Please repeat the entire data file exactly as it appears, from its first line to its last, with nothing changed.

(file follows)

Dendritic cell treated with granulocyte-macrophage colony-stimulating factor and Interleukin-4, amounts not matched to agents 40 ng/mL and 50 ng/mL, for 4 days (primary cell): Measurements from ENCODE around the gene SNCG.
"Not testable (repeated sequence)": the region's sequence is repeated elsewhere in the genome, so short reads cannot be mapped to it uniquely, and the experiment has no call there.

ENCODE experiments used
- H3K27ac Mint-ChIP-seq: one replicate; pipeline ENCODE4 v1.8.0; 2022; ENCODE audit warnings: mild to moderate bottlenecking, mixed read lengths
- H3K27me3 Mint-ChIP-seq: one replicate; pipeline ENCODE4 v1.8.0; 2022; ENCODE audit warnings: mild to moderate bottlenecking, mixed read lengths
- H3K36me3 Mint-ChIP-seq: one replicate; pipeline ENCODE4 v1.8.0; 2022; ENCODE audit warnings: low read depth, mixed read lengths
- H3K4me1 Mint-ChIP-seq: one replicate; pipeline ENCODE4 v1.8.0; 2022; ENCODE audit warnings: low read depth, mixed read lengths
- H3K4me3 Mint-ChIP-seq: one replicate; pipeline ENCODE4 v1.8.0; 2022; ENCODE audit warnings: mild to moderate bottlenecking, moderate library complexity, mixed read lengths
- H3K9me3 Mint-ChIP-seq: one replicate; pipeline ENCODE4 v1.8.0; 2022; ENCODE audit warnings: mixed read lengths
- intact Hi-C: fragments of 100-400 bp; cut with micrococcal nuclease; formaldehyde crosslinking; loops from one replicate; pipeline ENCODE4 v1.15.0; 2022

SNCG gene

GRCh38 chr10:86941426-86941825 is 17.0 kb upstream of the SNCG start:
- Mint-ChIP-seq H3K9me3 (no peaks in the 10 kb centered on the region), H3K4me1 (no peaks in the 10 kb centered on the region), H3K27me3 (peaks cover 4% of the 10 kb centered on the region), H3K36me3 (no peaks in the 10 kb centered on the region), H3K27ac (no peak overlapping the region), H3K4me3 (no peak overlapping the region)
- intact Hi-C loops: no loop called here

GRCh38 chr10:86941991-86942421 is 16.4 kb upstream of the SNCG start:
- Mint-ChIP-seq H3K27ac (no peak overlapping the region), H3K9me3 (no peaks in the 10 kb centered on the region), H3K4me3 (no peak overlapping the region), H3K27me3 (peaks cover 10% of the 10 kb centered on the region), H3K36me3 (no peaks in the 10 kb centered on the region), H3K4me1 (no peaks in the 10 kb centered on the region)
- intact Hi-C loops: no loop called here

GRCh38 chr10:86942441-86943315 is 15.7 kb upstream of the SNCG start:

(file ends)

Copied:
Dendritic cell treated with granulocyte-macrophage colony-stimulating factor and Interleukin-4, amounts not matched to agents 40 ng/mL and 50 ng/mL, for 4 days (primary cell): Measurements from ENCODE around the gene SNCG.
"Not testable (repeated sequence)": the region's sequence is repeated elsewhere in the genome, so short reads cannot be mapped to it uniquely, and the experiment has no call there.

ENCODE experiments used
- H3K27ac Mint-ChIP-seq: one replicate; pipeline ENCODE4 v1.8.0; 2022; ENCODE audit warnings: mild to moderate bottlenecking, mixed read lengths
- H3K27me3 Mint-ChIP-seq: one replicate; pipeline ENCODE4 v1.8.0; 2022; ENCODE audit warnings: mild to moderate bottlenecking, mixed read lengths
- H3K36me3 Mint-ChIP-seq: one replicate; pipeline ENCODE4 v1.8.0; 2022; ENCODE audit warnings: low read depth, mixed read lengths
- H3K4me1 Mint-ChIP-seq: one replicate; pipeline ENCODE4 v1.8.0; 2022; ENCODE audit warnings: low read depth, mixed read lengths
- H3K4me3 Mint-ChIP-seq: one replicate; pipeline ENCODE4 v1.8.0; 2022; ENCODE audit warnings: mild to moderate bottlenecking, moderate library complexity, mixed read lengths
- H3K9me3 Mint-ChIP-seq: one replicate; pipeline ENCODE4 v1.8.0; 2022; ENCODE audit warnings: mixed read lengths
- intact Hi-C: fragments of 100-400 bp; cut with micrococcal nuclease; formaldehyde crosslinking; loops from one replicate; pipeline ENCODE4 v1.15.0; 2022

SNCG gene

GRCh38 chr10:86941426-86941825 is 17.0 kb upstream of the SNCG start:
- Mint-ChIP-seq H3K9me3 (no peaks in the 10 kb centered on the region), H3K4me1 (no peaks in the 10 kb centered on the region), H3K27me3 (peaks cover 4% of the 10 kb centered on the region), H3K36me3 (no peaks in the 10 kb centered on the region), H3K27ac (no peak overlapping the region), H3K4me3 (no peak overlapping the region)
- intact Hi-C loops: no loop called here

GRCh38 chr10:86941991-86942421 is 16.4 kb upstream of the SNCG start:
- Mint-ChIP-seq H3K27ac (no peak overlapping the region), H3K9me3 (no peaks in the 10 kb centered on the region), H3K4me3 (no peak overlapping the region), H3K27me3 (peaks cover 10% of the 10 kb centered on the region), H3K36me3 (no peaks in the 10 kb centered on the region), H3K4me1 (no peaks in the 10 kb centered on the region)
- intact Hi-C loops: no loop called here

GRCh38 chr10:86942441-86943315 is 15.7 kb upstream of the SNCG start: